The BATTLESTAR GALACTICA Team Reunites to Support the WGA and SAG-AFTRA Strikes—And Express Concern About AI
September 21, 2023
Note: the article has been condensed to only report Mary McDonnell, to read the full click on the source link.
The cast and creative team reunited for a BATTLESTAR GALACTICA picket outside of the Universal lot on Thursday, September 21, as the studios met with the WGA negotiating committee for the second straight day.
The reunion was organized by Kristine Huntley (LEGEND OF THE SEEKER, TWO SENTENCE HORROR STORIES), a lot coordinator at Universal. “We’re always looking for ways to bring a lot of people to our gates—we don’t have the SAG presence here, so we try to think of fun, special pickets that can bring people and get them excited to come out,” Huntley says. “We’ve got a really incredible turnout.”
Huntley gathered memorabilia from other writers—scripts, crew shirts and jackets, storyboards; a shirt and WGA picket sign were signed by the actors and writers who attended the reunion—and spent the morning selling $5 raffle tickets benefiting Green Envelope Grocery Aid Fund. (After the tickets were done being sold, Huntley estimated they raised hundreds of dollars.)
“Standing together means supporting each other,” Cofell Saunders says. “Means donating money, donating our time or effort—anything we can do to support each other. A day doesn’t go by that I don’t think about all of the crew, all of the hard-working craftspeople, all of the amazing artists that are put out of work because of the strike. That’s why we have to support the Green Envelope Grocery Fund. Because if we don’t, if we’re not here for each other, then what are we doing?”
The reunion brought out BSG stars Edward James Olmos, Mary McDonnell, James Callis, and Sam Witwer, as well as writers including David Weddle, Carla Robinson, Bradley Thompson, Jane Espenson, Mark Verheiden, and Michael Taylor.
“This is an industry where we work long hours,” Mary McDonnell adds. “Where we miss life events to be at work. Where storytelling for human beings, reflecting the human experience, is central to our existence. We need protection. We need help. We need help moving forward. We need top to bottom collective understanding of this amazing thing that we get to do. Nobody’s complaining about having to go to work. People just need to be able to live a decent life. It’s about dignity. I also think it’s a powerful thing, where I do think this will redefine where we’re headed. It could be potentially extraordinary.”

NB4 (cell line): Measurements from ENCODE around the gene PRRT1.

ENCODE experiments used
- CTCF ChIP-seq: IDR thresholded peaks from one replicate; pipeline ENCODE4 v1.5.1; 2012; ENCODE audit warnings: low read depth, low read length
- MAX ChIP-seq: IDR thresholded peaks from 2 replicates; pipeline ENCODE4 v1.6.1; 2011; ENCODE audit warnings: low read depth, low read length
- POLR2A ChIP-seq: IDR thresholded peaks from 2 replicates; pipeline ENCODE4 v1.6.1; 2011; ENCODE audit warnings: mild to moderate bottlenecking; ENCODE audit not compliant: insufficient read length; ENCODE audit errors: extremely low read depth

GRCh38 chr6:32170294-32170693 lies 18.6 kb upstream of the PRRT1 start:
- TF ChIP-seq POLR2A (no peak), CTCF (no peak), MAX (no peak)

McDonnell notes that people outside of the industry seem to understand what’s at stake this go-round. “[The strike’s issues] have broken through to the American public,” she says. “The American public no longer thinks that everyone in Hollywood is a billionaire, or a millionaire. I’ve had people stop me in towns and cities and said, ‘We had no idea how hard you work, how little money you work for. What is going on?’ And I say, ‘It’s an industry. We’re like the automotive industry; we don’t get paid that much. We’re just workers.’ This is art. We’re not these people up in these glass houses. There are some people at the top—many of them, totally supportive of this strike. But I love that America, at least, is understanding [what’s going on], and I think that is going to be a profound difference.”
McDonnell also praises fans—many of whom came out to the picket with BSG-appropriate signs and outfits—for being “remarkable” amid the SAG-AFTRA limitations on what actors can talk about during the strike. (Actors are not permitted to promote the characters they played, or the shows or films they appeared in—outside of certain projects that received waivers—for the duration of the labor action.)
“They’re doing whatever they can, because we can’t promote anything,” she says. “So on Twitter and Instagram, the fans keep moving the thing forward. There are a lot of fans here today to support the show we cannot mention—you know, the one that was in the sky. We have always felt that support, particularly with this show, because we do conventions and we go all over the world with this show.”
“What I found is that when I first started doing [conventions], I was very shy,” she continues. “And I thought, ‘No, this might not be for me.’ But beloved Michael Hogan, he said, ‘Come on, McDonnell, you like football, don’t you?’—I grew up in a football house—’Just think of this as a giant tailgate for geeks and smart people.’ As soon as he said that, I turned around and looked at everybody and went, ‘That’s perfect. It’s a giant tailgate for geeks and smart people.’ Not that people who watch football aren’t, but you know what I mean. We have met some of the smartest people at conventions. The fans are everything, really. And the fans need to know what we’re dealing with. So this is really a nice connection.”
“People are striking for things all over the world right now, marching for their rights, fighting for democracy,” she concludes, noting the recent documentary Ukraine SUPERPOWER was “so deeply inspiring.” “So why doesn’t this industry move forward, so we can all celebrate that we’re creating a new world that’s vibrant and open to storytelling that we’re going to need?”